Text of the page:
Fri Oct 8th, 2021
The Southern Ute Drum
Categories: Top Stories
Tags: Community, Cultural Preservation, Heritage Dance Class, Indian Country, Marvin Pinnecoose, powwow dancing, Samantha Maez, Southern Ute Multi-purpose Facility, The Southern Ute Cultural Preservation Department’s Heritage and Events Coordinator, the SunUte Community Center, traditional dance, traditional cultural dances, Ute Culture, Volunteer Dance Class Instructor, Wednesday Night Dance Classes
The Southern Ute Cultural Preservation Department’s Heritage and Events Coordinator, Marvin Pinnecoose is hoping to revitalize powwow dancing, while also promoting the importance of traditional dance.
“To me, dancing was an alternative to sports because sometimes with sports you’re not tall enough or you don’t fit their standards to participate — with dancing no one is ever going to deny you that right,” Pinnecoose stated.
Dancing has always been an important part of Ute culture, from traditional cultural dances to more competitive powwow dancing in modern times. Dancing is not only a means for tribal members to gather, but it also provides a space to celebrate life and family.
“It’s important to teach our youth the importance of these dances because these dances are becoming a part of their indigenous identity and not only does it give them a good clean outlet, but it also encourages exercise and mental clarity,” Volunteer Dance Class Instructor, Samantha Maez stated. “Dancing also helps with confidence, building self-esteem and so much more; these are all very important and need to be nurtured in our youth.”
Powwow dancing is practiced at large social events in communities, often accompanied by singing, and is intended to showcase the diverse cultures across Indian Country. Powwows are broken down into different dance categories and depending on the geographical locations feature different performances. Men’s dances are typically categorized by chicken, grass, straight, fancy, and traditional styles, while women’s categories are regarded as buckskin, cloth, jingle and fancy shawl.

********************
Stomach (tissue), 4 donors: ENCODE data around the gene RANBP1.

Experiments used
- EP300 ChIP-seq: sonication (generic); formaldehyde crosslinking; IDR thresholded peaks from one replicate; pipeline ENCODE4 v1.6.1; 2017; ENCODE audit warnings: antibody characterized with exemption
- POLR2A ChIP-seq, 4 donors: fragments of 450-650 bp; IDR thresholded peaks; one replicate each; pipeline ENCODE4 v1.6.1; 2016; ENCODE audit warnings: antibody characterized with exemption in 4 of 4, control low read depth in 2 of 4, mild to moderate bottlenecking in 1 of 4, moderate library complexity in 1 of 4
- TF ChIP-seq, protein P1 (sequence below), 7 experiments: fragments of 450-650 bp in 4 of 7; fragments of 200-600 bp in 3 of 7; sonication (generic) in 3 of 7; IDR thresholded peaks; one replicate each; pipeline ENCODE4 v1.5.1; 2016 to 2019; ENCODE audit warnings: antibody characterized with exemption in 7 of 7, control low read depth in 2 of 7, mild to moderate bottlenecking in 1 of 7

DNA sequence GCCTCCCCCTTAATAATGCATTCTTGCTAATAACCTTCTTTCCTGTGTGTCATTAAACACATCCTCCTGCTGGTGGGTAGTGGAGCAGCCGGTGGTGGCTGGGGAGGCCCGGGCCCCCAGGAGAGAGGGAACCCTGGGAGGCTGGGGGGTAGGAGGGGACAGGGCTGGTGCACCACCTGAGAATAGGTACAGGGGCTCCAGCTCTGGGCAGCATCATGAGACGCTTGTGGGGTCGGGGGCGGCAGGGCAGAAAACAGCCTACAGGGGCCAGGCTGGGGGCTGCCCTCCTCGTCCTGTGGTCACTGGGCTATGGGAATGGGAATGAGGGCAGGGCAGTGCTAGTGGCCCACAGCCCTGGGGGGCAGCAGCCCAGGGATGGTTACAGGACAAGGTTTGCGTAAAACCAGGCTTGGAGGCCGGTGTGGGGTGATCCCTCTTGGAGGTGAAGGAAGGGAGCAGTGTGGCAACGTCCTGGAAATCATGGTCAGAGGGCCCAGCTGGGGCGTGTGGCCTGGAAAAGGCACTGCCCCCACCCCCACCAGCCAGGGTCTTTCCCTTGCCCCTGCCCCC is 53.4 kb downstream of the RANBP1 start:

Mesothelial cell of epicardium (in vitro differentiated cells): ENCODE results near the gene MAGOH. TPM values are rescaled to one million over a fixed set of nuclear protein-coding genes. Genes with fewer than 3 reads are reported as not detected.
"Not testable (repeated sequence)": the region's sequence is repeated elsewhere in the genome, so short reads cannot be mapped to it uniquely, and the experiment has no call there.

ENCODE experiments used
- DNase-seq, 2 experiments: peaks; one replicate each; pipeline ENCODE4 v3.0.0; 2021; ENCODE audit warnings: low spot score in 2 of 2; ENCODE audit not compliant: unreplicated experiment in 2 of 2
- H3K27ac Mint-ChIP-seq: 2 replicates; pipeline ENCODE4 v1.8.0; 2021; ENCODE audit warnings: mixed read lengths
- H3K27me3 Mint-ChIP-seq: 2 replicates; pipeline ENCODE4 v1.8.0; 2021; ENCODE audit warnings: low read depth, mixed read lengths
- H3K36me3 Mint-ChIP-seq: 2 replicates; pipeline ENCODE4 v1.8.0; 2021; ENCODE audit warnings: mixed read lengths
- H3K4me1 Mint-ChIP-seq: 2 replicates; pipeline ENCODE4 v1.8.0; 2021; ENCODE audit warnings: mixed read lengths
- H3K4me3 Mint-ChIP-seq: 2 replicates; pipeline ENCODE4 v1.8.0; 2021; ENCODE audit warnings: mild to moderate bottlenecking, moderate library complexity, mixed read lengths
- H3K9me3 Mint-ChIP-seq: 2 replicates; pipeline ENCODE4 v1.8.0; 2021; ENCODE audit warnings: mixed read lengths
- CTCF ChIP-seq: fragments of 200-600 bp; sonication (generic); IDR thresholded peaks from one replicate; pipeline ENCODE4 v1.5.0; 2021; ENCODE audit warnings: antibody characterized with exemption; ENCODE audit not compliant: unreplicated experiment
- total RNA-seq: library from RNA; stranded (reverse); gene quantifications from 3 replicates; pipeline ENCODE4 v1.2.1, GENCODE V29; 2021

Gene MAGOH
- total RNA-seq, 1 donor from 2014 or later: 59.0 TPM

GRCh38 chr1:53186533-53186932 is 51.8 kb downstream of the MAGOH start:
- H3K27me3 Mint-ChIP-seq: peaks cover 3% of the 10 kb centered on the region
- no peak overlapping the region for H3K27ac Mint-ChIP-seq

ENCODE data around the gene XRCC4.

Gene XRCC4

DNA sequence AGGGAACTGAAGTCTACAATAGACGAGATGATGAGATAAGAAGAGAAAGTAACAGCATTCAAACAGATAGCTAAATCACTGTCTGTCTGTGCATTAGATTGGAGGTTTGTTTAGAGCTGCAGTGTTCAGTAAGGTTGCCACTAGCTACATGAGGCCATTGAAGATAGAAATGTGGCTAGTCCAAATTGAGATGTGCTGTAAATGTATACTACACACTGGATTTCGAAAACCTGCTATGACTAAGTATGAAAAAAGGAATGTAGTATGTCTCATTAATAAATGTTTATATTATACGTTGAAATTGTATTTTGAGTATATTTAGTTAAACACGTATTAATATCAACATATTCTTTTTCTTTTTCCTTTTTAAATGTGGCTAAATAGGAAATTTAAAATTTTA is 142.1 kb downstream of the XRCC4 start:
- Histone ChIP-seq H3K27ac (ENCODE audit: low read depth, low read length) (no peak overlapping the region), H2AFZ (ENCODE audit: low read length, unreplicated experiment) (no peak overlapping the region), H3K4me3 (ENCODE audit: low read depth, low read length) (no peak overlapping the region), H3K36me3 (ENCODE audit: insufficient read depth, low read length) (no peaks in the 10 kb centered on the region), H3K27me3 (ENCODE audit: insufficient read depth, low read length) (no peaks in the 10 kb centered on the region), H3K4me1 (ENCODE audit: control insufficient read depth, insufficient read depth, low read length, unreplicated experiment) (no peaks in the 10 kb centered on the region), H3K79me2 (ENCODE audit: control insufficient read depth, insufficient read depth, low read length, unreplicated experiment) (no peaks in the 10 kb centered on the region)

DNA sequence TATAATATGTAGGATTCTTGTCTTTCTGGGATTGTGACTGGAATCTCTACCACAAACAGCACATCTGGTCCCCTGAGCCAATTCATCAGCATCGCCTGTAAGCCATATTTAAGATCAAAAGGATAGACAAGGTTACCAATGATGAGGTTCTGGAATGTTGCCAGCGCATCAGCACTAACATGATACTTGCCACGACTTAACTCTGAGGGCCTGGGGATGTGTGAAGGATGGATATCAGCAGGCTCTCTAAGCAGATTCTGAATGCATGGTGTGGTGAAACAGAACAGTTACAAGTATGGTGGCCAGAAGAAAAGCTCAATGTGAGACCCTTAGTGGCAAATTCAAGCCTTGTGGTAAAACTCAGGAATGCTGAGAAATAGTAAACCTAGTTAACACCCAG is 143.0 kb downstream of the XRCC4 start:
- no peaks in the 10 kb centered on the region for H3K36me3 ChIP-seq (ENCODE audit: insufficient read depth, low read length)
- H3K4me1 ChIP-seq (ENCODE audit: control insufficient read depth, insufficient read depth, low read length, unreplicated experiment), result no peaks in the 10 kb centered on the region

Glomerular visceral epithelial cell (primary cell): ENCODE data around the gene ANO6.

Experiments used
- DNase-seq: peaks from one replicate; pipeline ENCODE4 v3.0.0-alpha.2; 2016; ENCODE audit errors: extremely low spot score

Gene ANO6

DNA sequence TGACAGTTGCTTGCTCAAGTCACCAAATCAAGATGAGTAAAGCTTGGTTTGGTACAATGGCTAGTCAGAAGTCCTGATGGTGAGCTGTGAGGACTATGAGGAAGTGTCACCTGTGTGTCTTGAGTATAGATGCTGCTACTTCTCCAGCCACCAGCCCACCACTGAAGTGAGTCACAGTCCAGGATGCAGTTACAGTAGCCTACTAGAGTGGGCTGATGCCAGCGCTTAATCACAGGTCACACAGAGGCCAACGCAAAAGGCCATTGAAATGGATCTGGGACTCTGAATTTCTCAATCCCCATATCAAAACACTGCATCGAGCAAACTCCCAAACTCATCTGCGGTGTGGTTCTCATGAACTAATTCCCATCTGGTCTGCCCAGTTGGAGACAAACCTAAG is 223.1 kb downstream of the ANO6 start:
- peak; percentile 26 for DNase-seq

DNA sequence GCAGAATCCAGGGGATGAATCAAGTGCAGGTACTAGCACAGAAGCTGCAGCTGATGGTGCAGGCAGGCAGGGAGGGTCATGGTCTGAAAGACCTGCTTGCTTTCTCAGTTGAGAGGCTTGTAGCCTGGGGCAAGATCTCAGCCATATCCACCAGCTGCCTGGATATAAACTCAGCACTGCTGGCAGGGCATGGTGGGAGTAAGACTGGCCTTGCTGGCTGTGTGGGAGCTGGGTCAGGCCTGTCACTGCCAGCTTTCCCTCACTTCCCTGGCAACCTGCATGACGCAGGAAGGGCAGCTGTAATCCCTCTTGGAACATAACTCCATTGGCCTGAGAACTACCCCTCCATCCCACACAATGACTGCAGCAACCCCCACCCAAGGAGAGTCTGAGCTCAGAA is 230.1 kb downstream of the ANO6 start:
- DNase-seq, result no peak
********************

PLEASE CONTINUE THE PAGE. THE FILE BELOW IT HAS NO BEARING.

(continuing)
Powwow dancing is more than sporadic rhythmic movement; it is making a spiritual and expressive connection to tell a story and provide healing. This sense of belonging happens through the shared environment with other Indigenous peoples and a powerful understanding of community and connection.
“Our kids here in the community have a chance to experience dancing for the first time and they just need someone there to help wake up that talent inside of them,” Pinnecoose stated. “I want everyone who comes to class to feel like they’re taking something positive away from it—like they’re walking away with more than they did before they came.”
The first dance class was held on Wednesday, Sept. 1 and will continue to be offered for an indefinite amount of time. Every Wednesday night there will be a Native American dance class at the Southern Ute Multi-Purpose Facility or the SunUte Community Center, keeping the classes local are a top priority for the Cultural Preservation Department. On average there are usually 14-18 dancers in attendance, with even more parents, friends, and community members supporting from the sideline.
“I want to give the participants as many divisions to split up into as we can, we’re currently looking for volunteer instructors to come and help us teach,” Pinnecoose explained. “I think by adding more divisions it will help keep everyone interested and continue to provide a good turnout like we have had the past few weeks.”
The community is encouraged to come to the Wednesday Night Dance Classes and know that regalia is not a requirement for class. Shawls and other traditional regalia are available to borrow for those interested in learning or dancing.
“Our culture and traditions should be one of our youths’ top priorities — and remember, these classes are not only for our youth, but for everyone. Don’t be shy, even if you forgot or were never taught, it’s never too late to pick it up and start dancing,” Maez said. “I encourage everyone, young to old, no matter what your background to come and participate, even if it’s only one class.”
For more information about classes or instructing reach out to Marvin Pinecoose via email at email@example.com